‘The Hymns of Zoroaster’
The general assessment of Zoroaster in Western general knowledge often depicts him as an ancient oriental guru -- the pre-history forerunner of modern Indian holy men. In his new translation of the sacred texts of Zoroastrianism, Oxford Professor M.L. West challenges this thinking by stating that Zoroaster was “a revolutionary religious thinker and leader who appeared from nowhere in a remote region of Central Asia at the very dawn of Iranian history.”
What remains today of the teachings of Zoroaster? The hymns (Gathas) and a liturgy in seven chapters (Yasna Haptanhaiti) were mainly composed before the third century B.C. Of the 21 volumes, only 14 remain and some of those are fragments. These poems are composed in a very archaic language -- the obscure Older Avesta. The existing available translations differ widely from one another: West maintains that this is because many have been done by pure linguists who have paid little attention to the religious aspects of the pronouncements and ignored the beliefs and interpretations of modern-day Zoroastrians.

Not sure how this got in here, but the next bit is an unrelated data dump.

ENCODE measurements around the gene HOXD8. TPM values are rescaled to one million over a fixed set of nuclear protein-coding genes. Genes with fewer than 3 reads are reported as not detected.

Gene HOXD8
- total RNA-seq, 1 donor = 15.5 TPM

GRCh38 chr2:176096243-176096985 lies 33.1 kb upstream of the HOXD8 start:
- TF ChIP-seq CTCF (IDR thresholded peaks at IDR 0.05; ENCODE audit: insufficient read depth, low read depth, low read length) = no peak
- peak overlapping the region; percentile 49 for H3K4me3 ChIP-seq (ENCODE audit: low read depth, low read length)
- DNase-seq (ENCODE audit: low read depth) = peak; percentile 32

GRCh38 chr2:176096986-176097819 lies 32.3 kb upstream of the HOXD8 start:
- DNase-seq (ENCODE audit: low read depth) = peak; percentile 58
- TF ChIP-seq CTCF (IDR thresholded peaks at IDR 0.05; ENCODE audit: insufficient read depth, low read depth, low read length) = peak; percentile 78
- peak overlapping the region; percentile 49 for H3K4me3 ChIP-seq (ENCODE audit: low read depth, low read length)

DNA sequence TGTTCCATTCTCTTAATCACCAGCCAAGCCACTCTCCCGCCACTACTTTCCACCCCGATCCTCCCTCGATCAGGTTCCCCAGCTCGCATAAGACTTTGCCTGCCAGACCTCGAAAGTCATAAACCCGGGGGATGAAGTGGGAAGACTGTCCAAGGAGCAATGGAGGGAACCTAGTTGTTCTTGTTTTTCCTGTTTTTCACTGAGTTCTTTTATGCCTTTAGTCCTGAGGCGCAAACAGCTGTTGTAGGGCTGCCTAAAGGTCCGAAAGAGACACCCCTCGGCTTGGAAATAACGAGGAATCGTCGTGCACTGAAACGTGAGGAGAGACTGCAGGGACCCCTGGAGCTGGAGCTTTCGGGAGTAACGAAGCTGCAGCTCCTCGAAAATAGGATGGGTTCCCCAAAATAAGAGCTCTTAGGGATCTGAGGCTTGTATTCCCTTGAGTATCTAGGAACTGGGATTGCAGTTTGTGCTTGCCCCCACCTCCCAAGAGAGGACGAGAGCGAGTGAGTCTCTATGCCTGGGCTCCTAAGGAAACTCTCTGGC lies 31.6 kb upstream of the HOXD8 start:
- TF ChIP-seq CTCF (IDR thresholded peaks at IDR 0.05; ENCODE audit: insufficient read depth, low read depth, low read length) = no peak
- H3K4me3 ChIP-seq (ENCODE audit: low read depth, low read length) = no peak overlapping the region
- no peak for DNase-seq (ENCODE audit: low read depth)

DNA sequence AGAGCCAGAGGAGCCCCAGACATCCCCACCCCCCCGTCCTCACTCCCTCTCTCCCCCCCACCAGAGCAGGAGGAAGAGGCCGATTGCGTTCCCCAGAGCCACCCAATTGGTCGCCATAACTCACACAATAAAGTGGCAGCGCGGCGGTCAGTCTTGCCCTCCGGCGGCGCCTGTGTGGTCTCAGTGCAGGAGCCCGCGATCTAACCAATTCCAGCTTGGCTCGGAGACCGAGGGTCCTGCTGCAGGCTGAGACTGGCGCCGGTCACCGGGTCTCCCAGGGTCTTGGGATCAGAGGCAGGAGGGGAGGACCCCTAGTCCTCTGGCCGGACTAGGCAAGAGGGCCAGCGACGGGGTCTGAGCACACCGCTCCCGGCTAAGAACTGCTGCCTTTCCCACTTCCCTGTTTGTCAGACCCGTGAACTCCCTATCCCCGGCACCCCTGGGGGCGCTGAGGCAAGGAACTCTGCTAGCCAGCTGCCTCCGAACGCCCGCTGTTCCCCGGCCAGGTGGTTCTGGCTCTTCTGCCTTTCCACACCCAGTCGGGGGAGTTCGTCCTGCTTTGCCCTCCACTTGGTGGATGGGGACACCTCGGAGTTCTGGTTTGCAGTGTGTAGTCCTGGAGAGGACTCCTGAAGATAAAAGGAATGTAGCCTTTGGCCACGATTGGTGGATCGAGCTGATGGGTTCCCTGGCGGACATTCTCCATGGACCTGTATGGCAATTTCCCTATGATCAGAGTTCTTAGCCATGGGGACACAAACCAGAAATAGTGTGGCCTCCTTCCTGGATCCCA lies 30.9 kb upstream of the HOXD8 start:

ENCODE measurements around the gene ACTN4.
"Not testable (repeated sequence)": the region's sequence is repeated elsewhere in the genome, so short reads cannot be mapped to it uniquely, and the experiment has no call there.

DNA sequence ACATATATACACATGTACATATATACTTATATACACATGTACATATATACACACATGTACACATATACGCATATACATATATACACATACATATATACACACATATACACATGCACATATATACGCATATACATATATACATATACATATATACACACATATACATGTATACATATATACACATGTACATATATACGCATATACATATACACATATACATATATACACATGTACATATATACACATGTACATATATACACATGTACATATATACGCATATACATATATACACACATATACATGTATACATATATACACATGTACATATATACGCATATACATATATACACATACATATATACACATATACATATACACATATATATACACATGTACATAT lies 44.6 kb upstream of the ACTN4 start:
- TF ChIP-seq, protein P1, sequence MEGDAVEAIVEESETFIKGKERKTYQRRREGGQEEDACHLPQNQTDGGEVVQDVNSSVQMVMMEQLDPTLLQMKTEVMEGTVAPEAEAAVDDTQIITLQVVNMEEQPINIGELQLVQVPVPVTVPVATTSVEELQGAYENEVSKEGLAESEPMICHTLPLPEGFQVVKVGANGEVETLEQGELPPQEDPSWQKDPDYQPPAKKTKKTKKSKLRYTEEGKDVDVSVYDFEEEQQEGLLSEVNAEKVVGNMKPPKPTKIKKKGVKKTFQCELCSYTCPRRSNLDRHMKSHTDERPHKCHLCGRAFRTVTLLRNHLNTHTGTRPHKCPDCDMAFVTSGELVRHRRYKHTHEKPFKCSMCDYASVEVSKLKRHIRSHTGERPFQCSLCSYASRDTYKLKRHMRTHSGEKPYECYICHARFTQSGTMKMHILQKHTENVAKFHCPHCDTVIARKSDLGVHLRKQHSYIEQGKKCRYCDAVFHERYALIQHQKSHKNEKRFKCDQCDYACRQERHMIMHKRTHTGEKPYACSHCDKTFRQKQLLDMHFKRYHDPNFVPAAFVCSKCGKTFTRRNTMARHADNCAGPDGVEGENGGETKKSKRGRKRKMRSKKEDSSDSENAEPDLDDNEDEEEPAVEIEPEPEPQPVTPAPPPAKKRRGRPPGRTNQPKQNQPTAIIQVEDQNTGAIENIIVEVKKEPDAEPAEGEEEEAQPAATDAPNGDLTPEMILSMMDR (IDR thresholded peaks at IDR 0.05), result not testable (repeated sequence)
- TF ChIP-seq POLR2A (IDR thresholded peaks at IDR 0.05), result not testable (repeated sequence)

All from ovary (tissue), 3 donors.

So, in a groundbreaking new work, he presents us with a new translation that is eminently readable. “Translation is challenging,” he says, as there are very few examples of Older Avestan available to us today. Moreover, “understanding the meaning is challenging.”
“The Hymns of Zoroaster: A New Translation of the Most Ancient Sacred Texts of Iran,” by M.L. West, published by IB Tauris (2010), 15 pounds in paperback ISBN: 978-184885505-2
Sunday, February 27, 2011
Review of new translation of hymns of Zoroaster
BOOK REVIEW by Marion James in Today's Zaman: